Three Things H-Town and The Boogie Down Have in Common

I. People of Color
II. Independent Schools
III. Passion

Dec 6-8 the NAIS People of Color Conference and Student Diversity Leadership will be held in Houston -birthplace of Beyonce and affectionately known in the urban dictionary as H-Town.

This year PoCC celebrates a milestone – 25 years of serving faculty and administrators of color at our independent schools. This year’s theme is Energizing Our Future, and is co-located with SDLC.

The mission of the NAIS People of Color Conference is to provide a safe space for networking and a professional development opportunity for people, who, by virtue of their race or ethnicity, comprise a form of diversity termed “people of color” in independent schools. PoCC serves as an energizing, revitalizing gathering for people who experience independent schools differently.  

SDLC is a multiracial, multicultural gathering of upper school student leaders (grades nine – 12) from across the U.S. SDLC focuses on self-reflecting, forming allies, and building community. Led by a diverse team of trained adult and peer facilitators, participants will develop effective crosscultural communication skills, better understand the nature and development of effective strategies for social justice, practice expression through the arts, and learn networking principles and strategies.

Back in 2009, I had the pleasure of attending PoCC held at the Colorado Convention Center (thanks RCS!). Despite the cold and altitude, the Mile-High City of Denver was beautiful. And, as a parent of color in independent school, I was never the same again.

First of all, not since my days at Howard had I experienced the power of majority in education. In Denver I was in the company of thousands of folks of color with a common goal – “Moving Mountains – Mining Within’ – that year’s theme.

Secondly,  the place was teaming with diversity – some folks were from California, some, Virginia. They were Multiracial, Black, and  Southeast Asian, Native American, Latino and White. Heads of school, director’s of diversity, teachers, consultants, and students were all in attendance. There was a small minority of parents.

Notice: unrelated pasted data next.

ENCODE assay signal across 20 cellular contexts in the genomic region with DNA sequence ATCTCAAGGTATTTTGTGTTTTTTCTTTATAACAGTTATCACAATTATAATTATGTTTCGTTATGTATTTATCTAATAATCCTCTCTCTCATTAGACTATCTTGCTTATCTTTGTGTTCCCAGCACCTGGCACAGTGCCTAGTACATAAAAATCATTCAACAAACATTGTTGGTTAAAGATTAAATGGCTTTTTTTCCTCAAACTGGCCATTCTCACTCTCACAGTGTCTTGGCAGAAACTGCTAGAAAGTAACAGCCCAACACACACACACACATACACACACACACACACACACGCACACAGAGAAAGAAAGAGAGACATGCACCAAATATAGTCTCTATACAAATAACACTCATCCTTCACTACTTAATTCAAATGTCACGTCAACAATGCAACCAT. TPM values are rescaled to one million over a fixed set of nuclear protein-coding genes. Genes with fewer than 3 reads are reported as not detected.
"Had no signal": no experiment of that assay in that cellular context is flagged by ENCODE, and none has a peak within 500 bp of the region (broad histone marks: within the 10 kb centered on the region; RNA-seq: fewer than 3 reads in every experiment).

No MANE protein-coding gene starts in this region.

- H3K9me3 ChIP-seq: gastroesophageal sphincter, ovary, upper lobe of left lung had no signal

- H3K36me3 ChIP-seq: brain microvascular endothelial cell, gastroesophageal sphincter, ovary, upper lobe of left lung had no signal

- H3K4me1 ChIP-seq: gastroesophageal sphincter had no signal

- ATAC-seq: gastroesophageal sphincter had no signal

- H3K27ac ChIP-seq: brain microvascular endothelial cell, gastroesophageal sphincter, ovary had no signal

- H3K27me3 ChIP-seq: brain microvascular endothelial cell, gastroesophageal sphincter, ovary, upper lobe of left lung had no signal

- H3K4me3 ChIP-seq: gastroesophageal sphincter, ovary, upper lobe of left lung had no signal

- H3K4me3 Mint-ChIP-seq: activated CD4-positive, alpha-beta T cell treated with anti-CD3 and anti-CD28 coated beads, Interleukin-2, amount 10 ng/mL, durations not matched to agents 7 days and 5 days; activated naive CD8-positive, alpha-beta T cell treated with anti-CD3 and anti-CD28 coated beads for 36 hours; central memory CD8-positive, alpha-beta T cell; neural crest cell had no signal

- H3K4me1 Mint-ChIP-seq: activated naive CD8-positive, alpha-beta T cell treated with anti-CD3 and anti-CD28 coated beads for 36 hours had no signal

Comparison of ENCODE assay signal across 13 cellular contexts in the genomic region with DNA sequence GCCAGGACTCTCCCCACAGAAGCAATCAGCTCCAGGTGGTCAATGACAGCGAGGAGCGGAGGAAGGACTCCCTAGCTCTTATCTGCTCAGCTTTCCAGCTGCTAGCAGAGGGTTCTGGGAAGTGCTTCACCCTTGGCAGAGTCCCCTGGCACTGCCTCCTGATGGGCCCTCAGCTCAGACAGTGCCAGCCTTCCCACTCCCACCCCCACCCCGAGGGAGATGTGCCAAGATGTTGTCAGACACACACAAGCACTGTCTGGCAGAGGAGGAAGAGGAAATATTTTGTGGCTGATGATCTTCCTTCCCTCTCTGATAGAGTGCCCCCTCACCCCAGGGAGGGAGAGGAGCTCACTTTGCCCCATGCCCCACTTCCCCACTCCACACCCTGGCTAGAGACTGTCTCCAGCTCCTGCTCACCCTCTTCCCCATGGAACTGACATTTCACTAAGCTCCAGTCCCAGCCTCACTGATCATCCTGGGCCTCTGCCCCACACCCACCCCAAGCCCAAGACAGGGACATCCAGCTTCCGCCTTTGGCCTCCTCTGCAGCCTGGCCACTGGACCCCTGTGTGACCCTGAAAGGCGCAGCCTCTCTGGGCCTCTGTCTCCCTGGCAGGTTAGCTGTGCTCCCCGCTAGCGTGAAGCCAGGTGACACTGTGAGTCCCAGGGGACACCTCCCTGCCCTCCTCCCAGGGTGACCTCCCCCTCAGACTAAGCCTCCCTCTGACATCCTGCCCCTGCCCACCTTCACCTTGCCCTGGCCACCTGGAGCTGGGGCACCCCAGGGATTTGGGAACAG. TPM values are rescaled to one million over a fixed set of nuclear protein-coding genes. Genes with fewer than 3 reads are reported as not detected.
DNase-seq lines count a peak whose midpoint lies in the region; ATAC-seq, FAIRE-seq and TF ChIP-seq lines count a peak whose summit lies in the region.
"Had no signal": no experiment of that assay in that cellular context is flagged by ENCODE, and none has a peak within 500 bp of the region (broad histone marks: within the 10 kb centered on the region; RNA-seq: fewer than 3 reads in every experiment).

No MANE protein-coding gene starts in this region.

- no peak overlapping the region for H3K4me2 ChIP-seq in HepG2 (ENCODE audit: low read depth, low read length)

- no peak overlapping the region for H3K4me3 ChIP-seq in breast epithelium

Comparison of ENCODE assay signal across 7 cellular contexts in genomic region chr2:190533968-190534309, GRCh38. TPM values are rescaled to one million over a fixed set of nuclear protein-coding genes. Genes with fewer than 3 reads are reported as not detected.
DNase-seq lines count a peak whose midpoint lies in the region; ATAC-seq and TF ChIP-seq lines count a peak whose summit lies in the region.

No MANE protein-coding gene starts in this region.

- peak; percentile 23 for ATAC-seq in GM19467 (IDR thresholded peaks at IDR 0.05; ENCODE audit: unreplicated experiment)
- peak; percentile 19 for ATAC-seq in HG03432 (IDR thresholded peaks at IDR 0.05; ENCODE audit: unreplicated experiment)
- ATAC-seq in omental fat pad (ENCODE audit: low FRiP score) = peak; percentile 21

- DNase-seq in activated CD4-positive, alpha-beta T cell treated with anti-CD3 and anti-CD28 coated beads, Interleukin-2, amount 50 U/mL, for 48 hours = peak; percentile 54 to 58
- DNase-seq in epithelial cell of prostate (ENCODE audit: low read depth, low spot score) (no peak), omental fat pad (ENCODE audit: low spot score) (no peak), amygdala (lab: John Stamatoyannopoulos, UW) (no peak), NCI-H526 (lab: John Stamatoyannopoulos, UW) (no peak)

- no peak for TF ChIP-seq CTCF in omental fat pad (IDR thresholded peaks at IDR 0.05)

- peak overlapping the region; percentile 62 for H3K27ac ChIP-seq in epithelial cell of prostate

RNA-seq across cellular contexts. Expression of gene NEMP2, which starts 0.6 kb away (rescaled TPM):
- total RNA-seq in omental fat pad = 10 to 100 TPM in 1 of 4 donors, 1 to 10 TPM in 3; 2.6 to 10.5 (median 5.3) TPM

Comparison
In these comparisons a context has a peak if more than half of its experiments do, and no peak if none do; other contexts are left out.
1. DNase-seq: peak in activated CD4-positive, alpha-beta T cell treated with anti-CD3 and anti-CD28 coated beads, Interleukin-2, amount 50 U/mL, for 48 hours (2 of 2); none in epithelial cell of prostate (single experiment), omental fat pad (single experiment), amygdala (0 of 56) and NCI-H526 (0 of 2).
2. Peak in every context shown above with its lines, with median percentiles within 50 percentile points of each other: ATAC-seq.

Yet, what really affected me was the passion in which the exchange of content and the delivery of support filled the convention hall and the workshops. And, it all met at the crossroads of education, culture, race, and safe space.

At the time, RIISE was just forming and I was nervous about what space it could hold for families of color in the independent school community. But, after PoCC I was encouraged. I was convinced that the passion of parents of color was and remains at a crossroad that also requires an inter-exchange of content and support.

So, here we are, 46 days since the NYTimes article Admitted, but Left Out.  And, just 7 days away from it’s follow up with a diverse group of parents of color, allies, administrators, faculty, and our kids. The theme of the RIISE Town Hall 2012 is Admitted and Successful! and it will be held in the Boogie Down Bronx (really, check the urban dictionary), on Wednesday, December 12, at Horace Mann School.

There will be plenty of folks of color, sharing diverse independent school experiences with passion!

 Register Today

@4RIISE Live Tweets right from the Town Hall #RIISETH

Wednesday December 12, 2o12
Horace Mann School
Fisher Hall – look for the clock tower
231 West 246th St
Bronx, NY

6pm – Reception – Fisher Hall – Cafeteria
6:30pm – Town Hall – Fisher Hall – Recital Hall
8-8:30pm- Afterthoughts

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